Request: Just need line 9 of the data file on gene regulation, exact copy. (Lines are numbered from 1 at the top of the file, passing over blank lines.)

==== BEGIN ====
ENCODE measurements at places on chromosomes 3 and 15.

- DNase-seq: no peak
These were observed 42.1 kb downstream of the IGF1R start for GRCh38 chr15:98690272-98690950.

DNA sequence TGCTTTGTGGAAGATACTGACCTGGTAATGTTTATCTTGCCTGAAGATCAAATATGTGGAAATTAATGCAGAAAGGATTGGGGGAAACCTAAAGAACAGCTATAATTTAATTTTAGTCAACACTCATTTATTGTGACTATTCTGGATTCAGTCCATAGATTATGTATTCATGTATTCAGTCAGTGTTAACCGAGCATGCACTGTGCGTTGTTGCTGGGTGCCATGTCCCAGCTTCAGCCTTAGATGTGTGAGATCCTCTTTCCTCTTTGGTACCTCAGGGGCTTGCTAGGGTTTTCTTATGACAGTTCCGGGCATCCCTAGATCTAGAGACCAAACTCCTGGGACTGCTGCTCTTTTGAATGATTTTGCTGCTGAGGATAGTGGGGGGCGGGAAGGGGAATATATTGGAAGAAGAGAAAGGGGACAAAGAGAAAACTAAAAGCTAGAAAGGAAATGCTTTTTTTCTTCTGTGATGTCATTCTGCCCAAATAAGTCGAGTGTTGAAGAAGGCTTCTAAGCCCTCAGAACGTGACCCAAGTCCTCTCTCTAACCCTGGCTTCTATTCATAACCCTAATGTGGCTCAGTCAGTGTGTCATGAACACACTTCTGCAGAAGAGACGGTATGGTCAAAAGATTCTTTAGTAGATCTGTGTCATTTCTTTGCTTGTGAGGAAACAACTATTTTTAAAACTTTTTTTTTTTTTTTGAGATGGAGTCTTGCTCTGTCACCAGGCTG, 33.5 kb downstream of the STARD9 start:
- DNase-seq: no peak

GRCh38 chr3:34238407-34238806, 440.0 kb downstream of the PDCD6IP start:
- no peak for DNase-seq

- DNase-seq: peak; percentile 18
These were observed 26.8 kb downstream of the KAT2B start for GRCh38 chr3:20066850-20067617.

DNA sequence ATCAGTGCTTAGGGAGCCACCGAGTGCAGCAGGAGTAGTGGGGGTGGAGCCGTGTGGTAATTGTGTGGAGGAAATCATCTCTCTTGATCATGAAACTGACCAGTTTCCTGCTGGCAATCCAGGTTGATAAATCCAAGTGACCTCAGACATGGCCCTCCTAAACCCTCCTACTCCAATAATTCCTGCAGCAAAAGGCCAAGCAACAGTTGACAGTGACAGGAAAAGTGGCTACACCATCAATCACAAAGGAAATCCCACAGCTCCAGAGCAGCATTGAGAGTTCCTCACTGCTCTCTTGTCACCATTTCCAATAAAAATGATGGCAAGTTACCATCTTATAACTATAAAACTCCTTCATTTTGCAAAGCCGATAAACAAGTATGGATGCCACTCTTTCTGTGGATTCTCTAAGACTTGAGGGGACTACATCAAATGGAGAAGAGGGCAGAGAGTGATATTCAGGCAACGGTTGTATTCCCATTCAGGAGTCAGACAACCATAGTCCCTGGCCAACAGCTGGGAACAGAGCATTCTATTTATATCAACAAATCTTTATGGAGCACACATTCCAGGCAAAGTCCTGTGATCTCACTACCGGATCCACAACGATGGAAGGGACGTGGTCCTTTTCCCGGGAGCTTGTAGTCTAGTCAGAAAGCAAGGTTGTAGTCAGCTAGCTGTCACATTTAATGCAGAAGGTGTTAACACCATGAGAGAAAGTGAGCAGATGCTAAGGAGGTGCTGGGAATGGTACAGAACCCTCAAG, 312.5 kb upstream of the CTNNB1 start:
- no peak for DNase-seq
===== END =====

These were observed 26.8 kb downstream of the KAT2B start for GRCh38 chr3:20066850-20067617.